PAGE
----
The 6 types of Democracy and their characteristics
Democracy is a type of governance within the society that refers to a balance of forces between citizens and the representatives they choose to empower them to legislate and execute those policies that concern them or that seem to them a priority.
Although the concept of democracy is one and unequivocal, there are different varieties and types of State organization, whose differences are especially marked by the exceptionality of each society, such as religion, territorial character or the ethnicity of different communities. Then we will see what are the different types of democracy .
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What is democracy?
The terminology of democracy dates back to the early fifth century, in ancient Greece. More concretely, it is in Athens where the birth of this political system took place , although with very important limitations. "Demos" refers to "people" and "cracia" comes from the etymology "kratos", which refers to "power" or "government".
In general terms, democracy constitutes a series of fundamental requirements that make up a variety of civil rights that are distinguished from other political systems. Some of them are suffrage (right to vote), freedom of expression and freedom of political action (being part of power).
The 6 types of democracy
Due to the centuries passed since its origin, democracy has been transformed and adapted to the increasingly heterogeneous times of modern societies.
In this article we will review The 6 most common types of democracy of our times.
1. Direct democracy
It is the type of democracy most desired and still desired in overpopulated countries since direct democracy It is usually implemented in spaces of few inhabitants , as this is a direct participation system, as its name indicates, without intermediaries or representatives. Normally debates and decisions are instrumentalized through the assembly system.
Liberal democracy is common in the Western world, whose system is defined by the election of the rulers by vote (suffrage), those representatives where they are subject to a rule of law, laws and the Constitution that have emanated from the same people.
In this type of democracy, citizens enjoy rights and freedoms, both individually and collectively, democratic pluralism, political, social and religious tolerance. Alternation in power is another requirement fundamental of this model. In addition, there is a control system for the government that monitors the quality of the mandate.
3. Christian Democrat
Democrat democracy It was very widespread in some European countries in the 20th century , in countries like Germany, Ireland or Italy. It consists in governing the laws of public life with the commandments and values of the Christian religion, including Catholics and Protestants.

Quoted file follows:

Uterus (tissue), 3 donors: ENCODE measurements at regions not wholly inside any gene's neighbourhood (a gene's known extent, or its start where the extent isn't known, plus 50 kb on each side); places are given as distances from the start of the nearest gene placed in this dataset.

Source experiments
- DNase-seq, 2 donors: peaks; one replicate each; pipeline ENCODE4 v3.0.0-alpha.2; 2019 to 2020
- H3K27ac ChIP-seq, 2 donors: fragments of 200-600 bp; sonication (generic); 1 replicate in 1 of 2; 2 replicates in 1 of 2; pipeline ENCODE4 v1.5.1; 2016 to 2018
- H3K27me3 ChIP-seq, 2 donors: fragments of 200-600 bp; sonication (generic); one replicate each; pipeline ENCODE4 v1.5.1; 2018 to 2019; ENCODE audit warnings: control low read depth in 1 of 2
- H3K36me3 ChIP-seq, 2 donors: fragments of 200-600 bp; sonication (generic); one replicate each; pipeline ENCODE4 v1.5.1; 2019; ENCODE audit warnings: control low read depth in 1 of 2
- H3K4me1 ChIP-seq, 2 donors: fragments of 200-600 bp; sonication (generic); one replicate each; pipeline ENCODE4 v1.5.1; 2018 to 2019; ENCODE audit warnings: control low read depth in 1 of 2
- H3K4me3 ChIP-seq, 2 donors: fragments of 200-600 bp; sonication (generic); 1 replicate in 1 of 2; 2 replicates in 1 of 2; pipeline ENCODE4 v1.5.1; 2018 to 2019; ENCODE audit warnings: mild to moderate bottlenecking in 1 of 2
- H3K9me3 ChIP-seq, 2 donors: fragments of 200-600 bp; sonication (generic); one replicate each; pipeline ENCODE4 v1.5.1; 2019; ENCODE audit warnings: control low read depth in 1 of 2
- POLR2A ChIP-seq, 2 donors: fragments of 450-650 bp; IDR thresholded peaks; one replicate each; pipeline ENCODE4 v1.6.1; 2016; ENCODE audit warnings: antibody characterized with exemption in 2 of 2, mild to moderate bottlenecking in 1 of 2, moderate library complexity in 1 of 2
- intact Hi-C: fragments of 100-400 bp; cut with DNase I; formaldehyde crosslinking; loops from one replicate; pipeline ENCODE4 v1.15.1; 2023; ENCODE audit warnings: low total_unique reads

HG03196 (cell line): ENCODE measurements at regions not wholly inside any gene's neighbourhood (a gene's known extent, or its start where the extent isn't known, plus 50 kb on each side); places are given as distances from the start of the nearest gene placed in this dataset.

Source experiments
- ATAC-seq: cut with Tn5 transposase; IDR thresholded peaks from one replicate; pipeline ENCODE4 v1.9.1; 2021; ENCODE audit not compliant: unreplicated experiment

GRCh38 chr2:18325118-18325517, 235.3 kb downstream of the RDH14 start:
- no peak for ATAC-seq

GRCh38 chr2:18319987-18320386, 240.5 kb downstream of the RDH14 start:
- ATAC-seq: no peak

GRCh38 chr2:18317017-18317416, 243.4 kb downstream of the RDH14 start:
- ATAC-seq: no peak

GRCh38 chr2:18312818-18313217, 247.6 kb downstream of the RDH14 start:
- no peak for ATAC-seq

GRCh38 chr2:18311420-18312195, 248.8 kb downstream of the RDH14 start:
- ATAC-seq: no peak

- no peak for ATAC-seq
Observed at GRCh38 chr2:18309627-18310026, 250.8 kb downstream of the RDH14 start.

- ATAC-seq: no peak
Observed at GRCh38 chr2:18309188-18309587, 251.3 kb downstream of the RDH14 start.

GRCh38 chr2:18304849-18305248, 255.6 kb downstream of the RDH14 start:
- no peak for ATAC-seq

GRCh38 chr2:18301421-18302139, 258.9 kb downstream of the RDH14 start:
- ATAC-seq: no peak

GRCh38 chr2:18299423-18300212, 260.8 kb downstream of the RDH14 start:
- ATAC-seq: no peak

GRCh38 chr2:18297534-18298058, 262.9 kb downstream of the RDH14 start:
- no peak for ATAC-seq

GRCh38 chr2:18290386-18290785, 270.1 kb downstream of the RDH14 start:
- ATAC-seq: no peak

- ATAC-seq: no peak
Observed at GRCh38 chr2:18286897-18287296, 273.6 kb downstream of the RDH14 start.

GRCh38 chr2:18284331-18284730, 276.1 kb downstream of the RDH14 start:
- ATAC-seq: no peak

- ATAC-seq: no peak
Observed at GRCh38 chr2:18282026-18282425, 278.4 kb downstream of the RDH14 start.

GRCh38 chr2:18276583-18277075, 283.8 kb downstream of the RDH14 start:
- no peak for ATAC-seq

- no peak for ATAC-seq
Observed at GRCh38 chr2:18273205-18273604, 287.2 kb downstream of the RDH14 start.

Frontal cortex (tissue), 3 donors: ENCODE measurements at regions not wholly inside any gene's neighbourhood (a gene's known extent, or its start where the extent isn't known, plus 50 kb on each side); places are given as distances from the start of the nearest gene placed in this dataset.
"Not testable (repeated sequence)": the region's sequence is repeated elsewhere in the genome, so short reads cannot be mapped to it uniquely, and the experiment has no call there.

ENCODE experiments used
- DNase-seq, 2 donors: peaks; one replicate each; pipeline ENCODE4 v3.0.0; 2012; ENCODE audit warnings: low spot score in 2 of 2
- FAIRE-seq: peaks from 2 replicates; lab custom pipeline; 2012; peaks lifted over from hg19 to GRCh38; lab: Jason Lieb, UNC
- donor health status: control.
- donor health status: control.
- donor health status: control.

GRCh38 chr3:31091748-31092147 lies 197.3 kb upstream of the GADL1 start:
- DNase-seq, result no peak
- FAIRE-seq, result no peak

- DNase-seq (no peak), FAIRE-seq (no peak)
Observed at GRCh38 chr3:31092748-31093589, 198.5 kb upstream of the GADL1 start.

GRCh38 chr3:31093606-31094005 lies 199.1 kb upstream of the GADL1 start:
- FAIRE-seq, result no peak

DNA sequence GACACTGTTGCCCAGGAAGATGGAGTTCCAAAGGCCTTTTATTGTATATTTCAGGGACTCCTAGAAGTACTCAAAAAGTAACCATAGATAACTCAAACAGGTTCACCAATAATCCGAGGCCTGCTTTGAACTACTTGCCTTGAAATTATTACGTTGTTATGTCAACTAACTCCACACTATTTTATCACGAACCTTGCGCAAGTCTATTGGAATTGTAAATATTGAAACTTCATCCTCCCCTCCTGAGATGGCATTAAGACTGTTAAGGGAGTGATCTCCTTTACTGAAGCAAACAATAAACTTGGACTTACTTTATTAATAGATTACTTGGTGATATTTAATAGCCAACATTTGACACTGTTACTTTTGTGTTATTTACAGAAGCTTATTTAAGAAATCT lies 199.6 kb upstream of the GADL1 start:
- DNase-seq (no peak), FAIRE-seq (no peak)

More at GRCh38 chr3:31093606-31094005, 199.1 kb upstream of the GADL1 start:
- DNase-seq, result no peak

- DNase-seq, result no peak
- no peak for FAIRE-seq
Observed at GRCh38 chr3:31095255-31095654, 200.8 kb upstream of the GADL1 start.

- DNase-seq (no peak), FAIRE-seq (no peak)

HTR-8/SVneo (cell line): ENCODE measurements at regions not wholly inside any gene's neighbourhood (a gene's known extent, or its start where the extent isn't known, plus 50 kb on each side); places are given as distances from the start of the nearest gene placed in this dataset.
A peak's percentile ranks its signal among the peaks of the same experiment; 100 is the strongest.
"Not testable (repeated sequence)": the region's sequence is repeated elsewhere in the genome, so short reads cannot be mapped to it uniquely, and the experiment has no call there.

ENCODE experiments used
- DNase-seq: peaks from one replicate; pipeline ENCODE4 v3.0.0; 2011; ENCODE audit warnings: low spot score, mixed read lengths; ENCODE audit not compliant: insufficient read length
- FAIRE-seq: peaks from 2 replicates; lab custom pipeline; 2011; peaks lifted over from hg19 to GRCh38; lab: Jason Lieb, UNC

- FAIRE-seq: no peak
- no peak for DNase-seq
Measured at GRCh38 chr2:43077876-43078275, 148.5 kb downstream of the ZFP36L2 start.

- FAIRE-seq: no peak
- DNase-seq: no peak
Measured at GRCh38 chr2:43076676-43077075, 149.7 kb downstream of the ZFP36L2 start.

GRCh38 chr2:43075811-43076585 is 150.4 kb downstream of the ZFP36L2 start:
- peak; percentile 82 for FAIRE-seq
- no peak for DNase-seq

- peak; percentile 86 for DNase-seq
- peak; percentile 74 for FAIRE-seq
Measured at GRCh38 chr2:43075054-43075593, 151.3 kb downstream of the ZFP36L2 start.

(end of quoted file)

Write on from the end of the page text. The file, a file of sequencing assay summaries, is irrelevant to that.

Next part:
In this sense, the Christian Democratic ideology tends to turn to the right, to more conservative legislations and to a liberalization of the economy.
4. Indirect or representative
Indirect democracy or also known as representative, is the most implemented today . Here citizens choose different political profiles (presidents, delegates, mayors, senators, deputies) to represent them in public life and in political decisions.
Partial democracy refers to political systems where the powers of the people are well limited in the sphere and political activities (decision-making power). They comply with the basic requirements of any democracy such as elections, freedom of expression and plurality of parties, but the citizens do not enjoy real access to the state administrations .
On the other hand, this kind of democracy It is customary to be a personalist and the ruling party has mechanisms to strengthen or increase its executive and legislative capacity over parliament and the Constitution of the country in question.
It is perhaps the most controversial and complex type of democracy. It is said of the popular governments those who have broken their ties with imperialism , colonialism or have achieved their independence through resistance (armed in some cases) popular with the invader.
These systems they are socialist and progressive , and the government party holds hegemony, nationalizes companies and opposes Globalization.They were devised by the former Soviet Union, and were implemented in the countries of their influence, called satellite states.
It is a case in which, indeed, democratic elections have taken place. But these have been preceded by events such as a coup d'état, after which the dominant force seeks to legitimize its power through free elections.
In many cases they emerge with overwhelming popular support that, over time, is shrinking as the regime perpetuates itself in power for long periods, missing its initial promise to return power to the masses.